This therefore let us first do, and that speedily, that we may come to the matter of supply. Let us give new force to the old laws, which have been heretofore for the maintaining of our rights and privileges, and endea. vour to restore this nation to its fundamental and vital liberties, the property of our goods, and the freedom of our persons; no way doubting, but that we shall find his majesty as gracious and ready as any of his royal proge. nitors have been, to grant our just desires therein. For not only the people do think, but the wisest do know, that what we have suffered in this long vacancy of parli. aments, we have suffered from his ministers; that the person of no king was ever better beloved of his people, and yet that no people were ever less satisfied with the present ways of levying money. These are two truths which may serve, the one to demonstrate the other; for such is the opposition to the present courses, that neither the admiration they have of his majesty's natural incli. nation to justice and clemency, nor the pretended con. sent of the judges, could make them willingly submit
themselves to this late tax of ship money ; and such is their natural love and just esteem of his majesty's goodness, that no late pressure could provoke them, nor any example invite them, to disloyalty or disobedience. What is it, then, that hath bred this misunderstanding betwixt the king and his people ? How is it that, having so good a king, we have so much to complain of? Why, Mr. Speaker, we are told of the son of Solomon, that he was a prince of a tender heart, and yet by the, advice of violent counsellors how rough an answer he gave to his people, that his fingers should be as heavy as his father's loins : this was not his own, but the voice of some persons about him, that wanted the gravity and moderation requisite for the counsellors of a young king.
I wonder at those that seem to doubt the success of this parliament, or that the misunderstanding between the king and his people should last any longer, when now they are so happily met. His majesty's wants are not so great, but that we may find means to supply him, nor our desires so unreasonable or incompatible with government, but that his majesty might well satisfy them; for our laté experience, I hope, will teach us what rocks to shun, and how necessary the use of moderation is; and for his majesty, he has had experience enough how that prospers which is gotten without the concurrent good will of his people : never more money taken from the subject, never more want in the inchequer. · If we look upon what has been paid, it is more than usually the people of England were wont to pay in such a time. If we look upon what has been effected there with, it shews as if never king had been worse supplied; so that we seem to have endeavoured the filling of a sieve with water. Whosoever gave advice for these courses, has made good the saying of the wise man, Qui conturbut domum suam, possidebit ventum. By new Ways they think to accomplish wonders, but, in truth, they grasp the wind, and are at the same time cruel to us and to the king too; for let the commonwealth flou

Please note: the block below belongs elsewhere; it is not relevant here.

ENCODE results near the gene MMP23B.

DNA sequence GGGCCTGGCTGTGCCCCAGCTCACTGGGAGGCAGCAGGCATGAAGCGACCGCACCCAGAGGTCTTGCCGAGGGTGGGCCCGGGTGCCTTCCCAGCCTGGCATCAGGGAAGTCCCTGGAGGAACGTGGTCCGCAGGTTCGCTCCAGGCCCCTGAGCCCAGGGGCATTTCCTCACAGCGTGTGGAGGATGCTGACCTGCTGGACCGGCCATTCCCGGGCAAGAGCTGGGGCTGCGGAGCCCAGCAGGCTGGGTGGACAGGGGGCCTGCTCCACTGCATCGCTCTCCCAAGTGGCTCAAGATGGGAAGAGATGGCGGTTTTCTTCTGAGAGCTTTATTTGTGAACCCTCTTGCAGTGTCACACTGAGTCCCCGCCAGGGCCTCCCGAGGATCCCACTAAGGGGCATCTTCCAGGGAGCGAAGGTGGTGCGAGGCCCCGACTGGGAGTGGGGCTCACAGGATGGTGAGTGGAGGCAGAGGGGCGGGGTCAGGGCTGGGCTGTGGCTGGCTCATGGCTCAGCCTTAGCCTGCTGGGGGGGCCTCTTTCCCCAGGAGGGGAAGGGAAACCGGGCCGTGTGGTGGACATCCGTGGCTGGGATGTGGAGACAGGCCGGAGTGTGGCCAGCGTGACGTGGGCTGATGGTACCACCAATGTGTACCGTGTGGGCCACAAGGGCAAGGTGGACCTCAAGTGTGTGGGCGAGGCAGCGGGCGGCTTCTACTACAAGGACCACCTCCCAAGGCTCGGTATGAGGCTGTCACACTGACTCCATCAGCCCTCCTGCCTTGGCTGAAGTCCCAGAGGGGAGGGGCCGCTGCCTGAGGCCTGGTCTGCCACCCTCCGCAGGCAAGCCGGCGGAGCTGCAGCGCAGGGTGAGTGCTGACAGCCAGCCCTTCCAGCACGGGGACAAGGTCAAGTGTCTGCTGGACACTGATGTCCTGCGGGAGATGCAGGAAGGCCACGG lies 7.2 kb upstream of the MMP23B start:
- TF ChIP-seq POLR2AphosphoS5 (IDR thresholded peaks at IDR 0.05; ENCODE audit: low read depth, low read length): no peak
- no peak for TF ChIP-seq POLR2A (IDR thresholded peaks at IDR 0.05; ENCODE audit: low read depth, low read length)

rish, and then he that hath the sovereignty can never want nor do amiss ; so as he governs not according to the interest of others, but goes the shortest and easiest way to his own and the common good.
The kings of this nation have always governed by parliament; and if we look upon the success of things since parliaments were laid by, it resembles that of the Grecians.
Ex illo fluere & retro sublapse referri,
Res Danaumespecially on the subjects' parts ; for though the king hath gotten little, they have lost all. But his majesty shall now hear the truth from us; and we shall make appear the errors of divines, who would persuade us that a monarch must be absolute, and that he may do all things ad libitum ; receding not only from their text, though that be a wandering too, but from the way their own profession might teach them ; stare super vias antiquas, and not to remove the ancient bounds and land. marks, which our fathers have set. If to be absolute were to be restrained by no laws, then can no king in christendom be so; for they all stand obliged to the law's christian, and we ask no more; for to this pillar is our government fixed; our kings, at their coronation, taking a sacred oath to secure us.
I am sorry these men take no more care to gain our belief of those things, which they tell us for our soul's health, while we know them so manifestly in the wrong in that which concerns the liberties and privileges of the subjects of England; but they gain preferment, and then it is no matter though they neither believe themselves, nor are believed by others; yet, since they are so ready to let loose the conscience of their king, we are the more carefully to provide for our protection against this pulpit law, by declaring and reinforcing the municipal laws of the kingdom. It is worthy the observing, how new this opinion, or rather this way of rising is, even amongst